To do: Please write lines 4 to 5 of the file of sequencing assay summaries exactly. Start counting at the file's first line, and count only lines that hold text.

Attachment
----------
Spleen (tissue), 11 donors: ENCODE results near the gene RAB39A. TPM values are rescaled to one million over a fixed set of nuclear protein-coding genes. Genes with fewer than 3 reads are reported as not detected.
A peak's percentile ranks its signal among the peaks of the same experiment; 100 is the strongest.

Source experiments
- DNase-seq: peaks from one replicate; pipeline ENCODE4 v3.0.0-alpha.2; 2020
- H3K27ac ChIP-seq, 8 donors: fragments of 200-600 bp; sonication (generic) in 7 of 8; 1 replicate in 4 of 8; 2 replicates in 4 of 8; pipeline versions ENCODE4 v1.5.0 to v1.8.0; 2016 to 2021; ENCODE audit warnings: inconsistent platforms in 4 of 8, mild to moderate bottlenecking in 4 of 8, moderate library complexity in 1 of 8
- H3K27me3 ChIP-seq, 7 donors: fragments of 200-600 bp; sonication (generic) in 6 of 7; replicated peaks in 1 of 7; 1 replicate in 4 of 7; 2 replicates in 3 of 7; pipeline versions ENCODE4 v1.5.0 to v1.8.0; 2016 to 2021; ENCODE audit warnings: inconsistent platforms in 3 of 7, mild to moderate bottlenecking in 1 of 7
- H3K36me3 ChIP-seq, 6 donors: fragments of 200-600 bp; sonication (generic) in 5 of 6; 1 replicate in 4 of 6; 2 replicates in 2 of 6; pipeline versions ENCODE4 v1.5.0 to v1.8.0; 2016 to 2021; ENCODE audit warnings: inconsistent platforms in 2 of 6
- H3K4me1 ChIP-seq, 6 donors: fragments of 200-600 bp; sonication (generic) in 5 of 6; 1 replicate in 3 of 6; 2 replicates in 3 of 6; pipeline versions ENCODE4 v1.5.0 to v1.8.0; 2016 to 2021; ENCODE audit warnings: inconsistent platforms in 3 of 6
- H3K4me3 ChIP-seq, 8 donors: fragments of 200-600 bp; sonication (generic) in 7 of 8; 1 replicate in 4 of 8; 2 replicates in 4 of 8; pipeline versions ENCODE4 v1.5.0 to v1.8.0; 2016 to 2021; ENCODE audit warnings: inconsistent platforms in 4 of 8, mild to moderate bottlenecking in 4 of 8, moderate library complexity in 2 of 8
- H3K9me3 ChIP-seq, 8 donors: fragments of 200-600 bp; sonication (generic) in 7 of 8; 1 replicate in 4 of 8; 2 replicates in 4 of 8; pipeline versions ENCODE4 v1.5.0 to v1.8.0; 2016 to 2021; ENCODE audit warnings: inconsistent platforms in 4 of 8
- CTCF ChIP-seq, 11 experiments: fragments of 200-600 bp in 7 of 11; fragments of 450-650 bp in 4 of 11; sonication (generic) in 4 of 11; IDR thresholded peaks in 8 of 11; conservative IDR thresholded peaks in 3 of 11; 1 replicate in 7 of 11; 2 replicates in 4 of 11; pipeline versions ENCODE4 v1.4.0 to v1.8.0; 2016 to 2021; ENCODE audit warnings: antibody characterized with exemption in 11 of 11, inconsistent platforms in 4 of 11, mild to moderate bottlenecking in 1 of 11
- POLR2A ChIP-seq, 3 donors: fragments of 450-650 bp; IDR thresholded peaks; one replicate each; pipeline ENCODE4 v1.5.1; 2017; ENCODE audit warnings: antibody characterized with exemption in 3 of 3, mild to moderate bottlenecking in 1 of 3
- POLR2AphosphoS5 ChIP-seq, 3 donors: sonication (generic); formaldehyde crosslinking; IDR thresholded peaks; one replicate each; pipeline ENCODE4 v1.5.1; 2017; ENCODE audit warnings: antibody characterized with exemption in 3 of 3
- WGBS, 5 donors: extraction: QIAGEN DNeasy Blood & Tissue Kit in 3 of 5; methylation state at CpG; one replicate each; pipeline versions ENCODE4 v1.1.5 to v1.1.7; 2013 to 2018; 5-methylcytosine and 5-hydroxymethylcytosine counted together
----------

- DNase-seq: peaks from one replicate; pipeline ENCODE4 v3.0.0-alpha.2; 2020
- H3K27ac ChIP-seq, 8 donors: fragments of 200-600 bp; sonication (generic) in 7 of 8; 1 replicate in 4 of 8; 2 replicates in 4 of 8; pipeline versions ENCODE4 v1.5.0 to v1.8.0; 2016 to 2021; ENCODE audit warnings: inconsistent platforms in 4 of 8, mild to moderate bottlenecking in 4 of 8, moderate library complexity in 1 of 8